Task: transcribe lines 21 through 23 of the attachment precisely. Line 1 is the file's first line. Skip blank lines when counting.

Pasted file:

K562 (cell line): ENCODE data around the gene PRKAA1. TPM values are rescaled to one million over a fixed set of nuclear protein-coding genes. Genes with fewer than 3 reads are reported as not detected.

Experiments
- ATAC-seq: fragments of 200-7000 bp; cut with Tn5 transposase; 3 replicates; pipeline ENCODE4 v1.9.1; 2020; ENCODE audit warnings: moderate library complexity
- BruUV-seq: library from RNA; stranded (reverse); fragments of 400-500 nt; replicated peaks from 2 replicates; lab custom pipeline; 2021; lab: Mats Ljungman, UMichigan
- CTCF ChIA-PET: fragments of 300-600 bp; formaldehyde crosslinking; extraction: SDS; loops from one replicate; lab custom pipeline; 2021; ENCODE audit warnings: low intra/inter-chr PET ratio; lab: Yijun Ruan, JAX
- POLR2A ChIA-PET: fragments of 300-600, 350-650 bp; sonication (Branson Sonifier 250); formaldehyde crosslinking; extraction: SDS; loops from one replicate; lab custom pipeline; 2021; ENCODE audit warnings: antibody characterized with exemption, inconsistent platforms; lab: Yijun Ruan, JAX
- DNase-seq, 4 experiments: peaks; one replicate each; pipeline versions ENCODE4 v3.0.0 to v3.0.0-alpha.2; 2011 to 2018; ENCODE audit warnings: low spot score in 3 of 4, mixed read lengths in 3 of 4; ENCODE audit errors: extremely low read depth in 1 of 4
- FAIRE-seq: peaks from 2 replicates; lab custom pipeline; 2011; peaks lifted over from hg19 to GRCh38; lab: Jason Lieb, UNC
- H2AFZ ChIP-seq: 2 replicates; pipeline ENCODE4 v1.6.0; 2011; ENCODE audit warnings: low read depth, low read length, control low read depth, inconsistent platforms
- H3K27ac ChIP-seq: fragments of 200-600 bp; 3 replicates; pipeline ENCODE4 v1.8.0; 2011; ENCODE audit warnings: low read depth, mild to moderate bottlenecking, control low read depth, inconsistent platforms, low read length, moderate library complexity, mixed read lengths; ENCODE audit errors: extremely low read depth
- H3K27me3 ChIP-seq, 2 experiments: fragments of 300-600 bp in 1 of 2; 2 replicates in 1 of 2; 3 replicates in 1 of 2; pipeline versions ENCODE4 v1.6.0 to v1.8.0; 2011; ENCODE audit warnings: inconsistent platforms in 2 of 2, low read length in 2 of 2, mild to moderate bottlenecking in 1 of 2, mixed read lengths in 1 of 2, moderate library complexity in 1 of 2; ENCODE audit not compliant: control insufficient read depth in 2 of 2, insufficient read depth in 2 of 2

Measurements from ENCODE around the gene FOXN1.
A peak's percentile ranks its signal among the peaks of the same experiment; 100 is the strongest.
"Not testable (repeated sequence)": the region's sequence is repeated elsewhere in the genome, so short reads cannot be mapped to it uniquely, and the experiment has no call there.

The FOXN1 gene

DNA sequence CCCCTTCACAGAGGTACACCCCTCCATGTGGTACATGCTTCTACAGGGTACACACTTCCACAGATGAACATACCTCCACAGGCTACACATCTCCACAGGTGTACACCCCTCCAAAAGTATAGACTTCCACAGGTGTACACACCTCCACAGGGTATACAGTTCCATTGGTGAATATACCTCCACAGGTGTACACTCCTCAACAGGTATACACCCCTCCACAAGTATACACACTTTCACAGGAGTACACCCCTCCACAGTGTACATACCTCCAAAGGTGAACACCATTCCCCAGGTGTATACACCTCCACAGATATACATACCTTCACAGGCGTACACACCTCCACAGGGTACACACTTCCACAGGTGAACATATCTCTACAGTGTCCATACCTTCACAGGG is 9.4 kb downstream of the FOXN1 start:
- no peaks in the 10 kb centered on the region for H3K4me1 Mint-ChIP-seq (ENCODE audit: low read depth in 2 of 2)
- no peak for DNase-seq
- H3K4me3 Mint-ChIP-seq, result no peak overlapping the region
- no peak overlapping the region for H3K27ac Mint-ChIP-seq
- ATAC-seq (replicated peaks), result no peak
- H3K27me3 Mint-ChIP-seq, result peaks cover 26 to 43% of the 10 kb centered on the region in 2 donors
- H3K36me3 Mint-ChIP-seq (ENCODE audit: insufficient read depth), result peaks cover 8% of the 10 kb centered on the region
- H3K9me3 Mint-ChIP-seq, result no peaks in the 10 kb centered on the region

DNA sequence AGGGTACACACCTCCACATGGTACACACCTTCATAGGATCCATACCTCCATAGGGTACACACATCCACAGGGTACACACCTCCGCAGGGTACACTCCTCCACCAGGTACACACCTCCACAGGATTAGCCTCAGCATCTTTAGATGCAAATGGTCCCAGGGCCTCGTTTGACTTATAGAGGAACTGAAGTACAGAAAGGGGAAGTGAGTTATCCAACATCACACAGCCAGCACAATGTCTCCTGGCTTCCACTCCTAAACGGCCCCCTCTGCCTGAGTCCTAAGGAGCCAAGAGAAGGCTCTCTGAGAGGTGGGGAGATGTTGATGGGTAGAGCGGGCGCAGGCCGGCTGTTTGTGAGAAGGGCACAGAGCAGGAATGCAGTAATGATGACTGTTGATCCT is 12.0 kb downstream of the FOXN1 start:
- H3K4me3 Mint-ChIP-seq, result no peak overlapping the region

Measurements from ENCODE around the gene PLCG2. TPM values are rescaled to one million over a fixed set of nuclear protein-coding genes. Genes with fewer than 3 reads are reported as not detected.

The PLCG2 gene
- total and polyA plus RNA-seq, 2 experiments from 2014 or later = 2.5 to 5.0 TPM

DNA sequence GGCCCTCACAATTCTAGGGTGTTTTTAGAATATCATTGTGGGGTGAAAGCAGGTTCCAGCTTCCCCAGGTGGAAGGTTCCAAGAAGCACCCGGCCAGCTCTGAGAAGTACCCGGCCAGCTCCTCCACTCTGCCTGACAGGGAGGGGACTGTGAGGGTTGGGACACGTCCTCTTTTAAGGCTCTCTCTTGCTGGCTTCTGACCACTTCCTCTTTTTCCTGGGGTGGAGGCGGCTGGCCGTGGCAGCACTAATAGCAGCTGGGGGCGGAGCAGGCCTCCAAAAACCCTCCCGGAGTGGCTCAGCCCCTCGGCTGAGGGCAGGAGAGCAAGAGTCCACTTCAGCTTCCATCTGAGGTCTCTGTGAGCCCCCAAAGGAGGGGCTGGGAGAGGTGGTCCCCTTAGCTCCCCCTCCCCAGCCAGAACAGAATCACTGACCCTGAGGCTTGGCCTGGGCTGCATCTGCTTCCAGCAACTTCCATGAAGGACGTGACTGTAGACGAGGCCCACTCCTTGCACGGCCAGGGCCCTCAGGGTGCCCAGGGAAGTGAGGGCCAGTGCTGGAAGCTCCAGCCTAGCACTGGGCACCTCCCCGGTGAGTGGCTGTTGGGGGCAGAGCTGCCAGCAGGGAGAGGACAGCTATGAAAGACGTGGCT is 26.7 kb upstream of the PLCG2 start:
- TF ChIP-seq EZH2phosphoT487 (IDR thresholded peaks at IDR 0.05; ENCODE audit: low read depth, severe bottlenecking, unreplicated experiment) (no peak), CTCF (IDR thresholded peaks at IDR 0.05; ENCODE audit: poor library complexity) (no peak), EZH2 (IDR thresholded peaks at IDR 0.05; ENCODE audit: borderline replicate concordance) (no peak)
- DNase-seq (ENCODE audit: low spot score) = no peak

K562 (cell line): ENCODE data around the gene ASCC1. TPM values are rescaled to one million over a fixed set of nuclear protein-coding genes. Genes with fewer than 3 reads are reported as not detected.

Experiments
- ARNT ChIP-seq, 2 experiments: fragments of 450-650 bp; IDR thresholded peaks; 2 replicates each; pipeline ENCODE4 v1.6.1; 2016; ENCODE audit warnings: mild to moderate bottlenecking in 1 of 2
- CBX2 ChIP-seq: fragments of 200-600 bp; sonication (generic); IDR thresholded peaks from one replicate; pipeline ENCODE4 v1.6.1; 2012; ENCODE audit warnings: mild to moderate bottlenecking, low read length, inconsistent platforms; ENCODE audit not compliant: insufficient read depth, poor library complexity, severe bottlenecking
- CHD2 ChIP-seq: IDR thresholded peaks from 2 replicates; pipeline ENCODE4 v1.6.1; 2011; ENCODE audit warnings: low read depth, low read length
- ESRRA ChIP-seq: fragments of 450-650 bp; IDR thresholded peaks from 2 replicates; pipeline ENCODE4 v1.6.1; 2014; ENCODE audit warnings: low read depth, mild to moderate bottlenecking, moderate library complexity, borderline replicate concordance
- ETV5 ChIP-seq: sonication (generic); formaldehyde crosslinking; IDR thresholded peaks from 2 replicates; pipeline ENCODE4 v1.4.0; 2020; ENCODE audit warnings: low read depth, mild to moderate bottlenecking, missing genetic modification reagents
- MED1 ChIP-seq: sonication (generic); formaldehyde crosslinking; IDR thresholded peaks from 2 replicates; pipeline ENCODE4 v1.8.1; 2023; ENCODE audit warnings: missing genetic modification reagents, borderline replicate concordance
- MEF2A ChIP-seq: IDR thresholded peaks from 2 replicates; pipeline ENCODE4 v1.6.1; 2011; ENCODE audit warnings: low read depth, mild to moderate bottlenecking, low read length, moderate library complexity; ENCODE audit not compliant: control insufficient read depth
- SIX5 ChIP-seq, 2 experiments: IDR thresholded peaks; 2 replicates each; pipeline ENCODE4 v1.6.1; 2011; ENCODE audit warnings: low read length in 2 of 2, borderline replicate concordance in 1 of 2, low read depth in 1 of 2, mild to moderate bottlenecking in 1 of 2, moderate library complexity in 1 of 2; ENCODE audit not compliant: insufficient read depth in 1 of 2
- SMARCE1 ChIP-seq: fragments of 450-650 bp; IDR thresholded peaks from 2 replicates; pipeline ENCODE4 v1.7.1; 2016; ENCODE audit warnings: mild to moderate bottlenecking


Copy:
- ATAC-seq (replicated peaks), result no peak
- H3K27me3 Mint-ChIP-seq, result peaks cover 26 to 43% of the 10 kb centered on the region in 2 donors
- H3K36me3 Mint-ChIP-seq (ENCODE audit: insufficient read depth), result peaks cover 8% of the 10 kb centered on the region